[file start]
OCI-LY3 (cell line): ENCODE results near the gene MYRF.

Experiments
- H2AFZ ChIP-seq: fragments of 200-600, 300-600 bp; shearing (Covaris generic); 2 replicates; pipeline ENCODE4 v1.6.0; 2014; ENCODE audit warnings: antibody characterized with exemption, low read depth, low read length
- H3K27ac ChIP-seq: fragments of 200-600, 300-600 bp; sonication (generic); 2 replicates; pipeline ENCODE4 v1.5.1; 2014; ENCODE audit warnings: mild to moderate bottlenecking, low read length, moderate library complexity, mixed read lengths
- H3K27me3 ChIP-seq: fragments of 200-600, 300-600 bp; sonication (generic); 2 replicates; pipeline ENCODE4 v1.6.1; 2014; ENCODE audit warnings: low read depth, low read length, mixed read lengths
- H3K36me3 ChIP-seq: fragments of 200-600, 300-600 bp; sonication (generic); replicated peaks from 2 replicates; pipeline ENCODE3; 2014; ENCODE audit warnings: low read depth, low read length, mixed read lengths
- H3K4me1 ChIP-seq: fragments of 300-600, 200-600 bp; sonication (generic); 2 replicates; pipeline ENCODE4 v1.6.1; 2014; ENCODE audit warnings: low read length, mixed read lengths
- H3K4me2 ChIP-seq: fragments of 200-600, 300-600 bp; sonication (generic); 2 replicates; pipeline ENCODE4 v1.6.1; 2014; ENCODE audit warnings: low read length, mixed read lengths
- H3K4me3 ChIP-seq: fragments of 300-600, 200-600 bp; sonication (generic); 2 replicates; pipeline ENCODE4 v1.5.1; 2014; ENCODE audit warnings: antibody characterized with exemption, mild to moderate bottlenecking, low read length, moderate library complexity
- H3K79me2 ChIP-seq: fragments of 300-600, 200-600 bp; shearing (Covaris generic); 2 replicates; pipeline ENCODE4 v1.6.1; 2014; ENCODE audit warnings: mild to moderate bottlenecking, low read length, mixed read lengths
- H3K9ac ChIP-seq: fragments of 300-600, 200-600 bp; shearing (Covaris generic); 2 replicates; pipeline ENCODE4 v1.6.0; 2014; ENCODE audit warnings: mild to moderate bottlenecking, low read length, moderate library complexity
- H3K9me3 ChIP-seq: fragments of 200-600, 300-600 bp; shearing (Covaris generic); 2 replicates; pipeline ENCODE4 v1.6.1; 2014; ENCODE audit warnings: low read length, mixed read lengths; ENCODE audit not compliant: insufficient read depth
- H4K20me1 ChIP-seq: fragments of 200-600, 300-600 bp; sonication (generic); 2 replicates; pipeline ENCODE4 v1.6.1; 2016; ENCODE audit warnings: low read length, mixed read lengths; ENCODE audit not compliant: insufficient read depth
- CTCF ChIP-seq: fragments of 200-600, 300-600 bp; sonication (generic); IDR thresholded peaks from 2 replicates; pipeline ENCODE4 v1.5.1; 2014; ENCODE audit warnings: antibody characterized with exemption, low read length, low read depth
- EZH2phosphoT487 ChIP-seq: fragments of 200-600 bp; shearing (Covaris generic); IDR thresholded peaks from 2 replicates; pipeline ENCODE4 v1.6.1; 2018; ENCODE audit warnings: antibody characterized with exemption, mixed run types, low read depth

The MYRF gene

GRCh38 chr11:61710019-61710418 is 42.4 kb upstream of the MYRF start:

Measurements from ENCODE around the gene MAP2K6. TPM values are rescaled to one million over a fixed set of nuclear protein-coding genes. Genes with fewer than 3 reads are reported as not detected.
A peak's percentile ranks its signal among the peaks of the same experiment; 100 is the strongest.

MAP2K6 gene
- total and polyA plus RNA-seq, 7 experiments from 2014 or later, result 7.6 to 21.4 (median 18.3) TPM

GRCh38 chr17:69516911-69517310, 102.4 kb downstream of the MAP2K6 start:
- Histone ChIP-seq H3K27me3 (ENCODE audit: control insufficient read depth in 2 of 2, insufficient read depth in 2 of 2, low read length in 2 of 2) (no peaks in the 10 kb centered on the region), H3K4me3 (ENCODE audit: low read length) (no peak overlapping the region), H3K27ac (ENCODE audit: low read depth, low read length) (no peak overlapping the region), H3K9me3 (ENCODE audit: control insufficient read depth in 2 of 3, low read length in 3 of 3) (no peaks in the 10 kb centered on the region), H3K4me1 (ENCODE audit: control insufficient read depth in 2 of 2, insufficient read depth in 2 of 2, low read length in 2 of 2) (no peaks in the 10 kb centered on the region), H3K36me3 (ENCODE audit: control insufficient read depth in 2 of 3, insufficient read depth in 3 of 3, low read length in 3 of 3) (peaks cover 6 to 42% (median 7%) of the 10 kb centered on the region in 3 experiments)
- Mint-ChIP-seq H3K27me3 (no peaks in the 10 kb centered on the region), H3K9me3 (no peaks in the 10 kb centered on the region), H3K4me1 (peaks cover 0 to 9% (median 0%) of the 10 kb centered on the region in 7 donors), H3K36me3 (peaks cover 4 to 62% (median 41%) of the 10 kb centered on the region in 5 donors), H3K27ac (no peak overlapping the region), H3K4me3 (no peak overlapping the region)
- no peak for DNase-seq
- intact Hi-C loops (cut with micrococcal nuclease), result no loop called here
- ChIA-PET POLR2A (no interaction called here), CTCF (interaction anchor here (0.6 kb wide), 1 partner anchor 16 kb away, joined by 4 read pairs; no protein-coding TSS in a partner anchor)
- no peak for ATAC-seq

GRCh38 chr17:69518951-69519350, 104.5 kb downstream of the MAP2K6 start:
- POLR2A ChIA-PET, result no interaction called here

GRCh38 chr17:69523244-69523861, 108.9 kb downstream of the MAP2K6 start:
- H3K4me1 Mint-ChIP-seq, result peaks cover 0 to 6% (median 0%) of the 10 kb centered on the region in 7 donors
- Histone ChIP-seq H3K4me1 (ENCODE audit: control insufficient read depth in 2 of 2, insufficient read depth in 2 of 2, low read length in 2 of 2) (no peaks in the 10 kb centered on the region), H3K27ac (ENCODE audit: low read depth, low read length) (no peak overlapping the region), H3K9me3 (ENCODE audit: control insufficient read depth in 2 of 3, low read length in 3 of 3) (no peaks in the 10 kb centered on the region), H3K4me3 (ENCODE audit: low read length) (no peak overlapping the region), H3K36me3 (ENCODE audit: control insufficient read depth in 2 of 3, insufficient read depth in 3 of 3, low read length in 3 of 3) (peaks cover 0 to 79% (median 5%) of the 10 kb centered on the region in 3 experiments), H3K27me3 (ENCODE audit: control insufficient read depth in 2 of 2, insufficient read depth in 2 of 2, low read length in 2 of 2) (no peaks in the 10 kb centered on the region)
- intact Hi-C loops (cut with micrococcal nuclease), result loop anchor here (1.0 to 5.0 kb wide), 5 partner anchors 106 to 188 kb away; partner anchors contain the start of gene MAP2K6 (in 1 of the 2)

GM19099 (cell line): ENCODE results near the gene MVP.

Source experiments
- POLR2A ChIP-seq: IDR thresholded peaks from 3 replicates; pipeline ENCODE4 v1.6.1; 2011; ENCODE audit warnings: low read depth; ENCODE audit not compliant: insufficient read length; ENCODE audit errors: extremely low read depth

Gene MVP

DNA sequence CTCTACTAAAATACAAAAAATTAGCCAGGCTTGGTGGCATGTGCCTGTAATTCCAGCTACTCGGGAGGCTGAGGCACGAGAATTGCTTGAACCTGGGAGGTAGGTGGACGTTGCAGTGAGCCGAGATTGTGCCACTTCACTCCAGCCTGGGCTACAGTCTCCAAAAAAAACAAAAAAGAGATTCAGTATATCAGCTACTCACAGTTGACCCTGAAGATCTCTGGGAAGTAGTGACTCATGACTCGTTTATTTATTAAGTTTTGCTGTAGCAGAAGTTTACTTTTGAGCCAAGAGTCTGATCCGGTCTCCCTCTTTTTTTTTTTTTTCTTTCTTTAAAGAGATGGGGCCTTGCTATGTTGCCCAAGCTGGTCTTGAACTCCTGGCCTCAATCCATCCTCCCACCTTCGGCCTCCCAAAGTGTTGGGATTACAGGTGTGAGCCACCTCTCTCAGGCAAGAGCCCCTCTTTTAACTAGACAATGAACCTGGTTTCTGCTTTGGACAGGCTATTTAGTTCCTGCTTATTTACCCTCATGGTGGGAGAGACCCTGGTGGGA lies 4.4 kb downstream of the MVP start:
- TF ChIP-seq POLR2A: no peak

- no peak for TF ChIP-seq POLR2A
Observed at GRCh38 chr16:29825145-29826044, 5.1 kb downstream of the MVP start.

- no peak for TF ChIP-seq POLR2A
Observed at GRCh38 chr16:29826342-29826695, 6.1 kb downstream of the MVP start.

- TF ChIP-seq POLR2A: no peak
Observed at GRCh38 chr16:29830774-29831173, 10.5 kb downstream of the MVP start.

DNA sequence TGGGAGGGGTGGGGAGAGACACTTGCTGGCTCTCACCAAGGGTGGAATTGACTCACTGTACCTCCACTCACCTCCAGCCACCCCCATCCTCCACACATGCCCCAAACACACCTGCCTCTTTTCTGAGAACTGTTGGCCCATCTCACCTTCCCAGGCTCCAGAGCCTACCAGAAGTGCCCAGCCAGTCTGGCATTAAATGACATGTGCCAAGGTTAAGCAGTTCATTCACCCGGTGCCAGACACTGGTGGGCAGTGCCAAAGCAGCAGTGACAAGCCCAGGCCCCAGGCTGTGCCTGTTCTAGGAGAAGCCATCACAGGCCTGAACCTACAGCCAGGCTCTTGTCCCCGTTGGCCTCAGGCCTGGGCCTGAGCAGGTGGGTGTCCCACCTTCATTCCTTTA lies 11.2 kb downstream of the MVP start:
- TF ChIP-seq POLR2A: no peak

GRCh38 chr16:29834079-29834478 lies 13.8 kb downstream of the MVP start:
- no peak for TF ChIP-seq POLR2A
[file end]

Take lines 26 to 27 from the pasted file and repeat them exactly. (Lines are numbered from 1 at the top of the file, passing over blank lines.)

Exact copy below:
- intact Hi-C loops (cut with micrococcal nuclease), result no loop called here
- ChIA-PET POLR2A (no interaction called here), CTCF (interaction anchor here (0.6 kb wide), 1 partner anchor 16 kb away, joined by 4 read pairs; no protein-coding TSS in a partner anchor)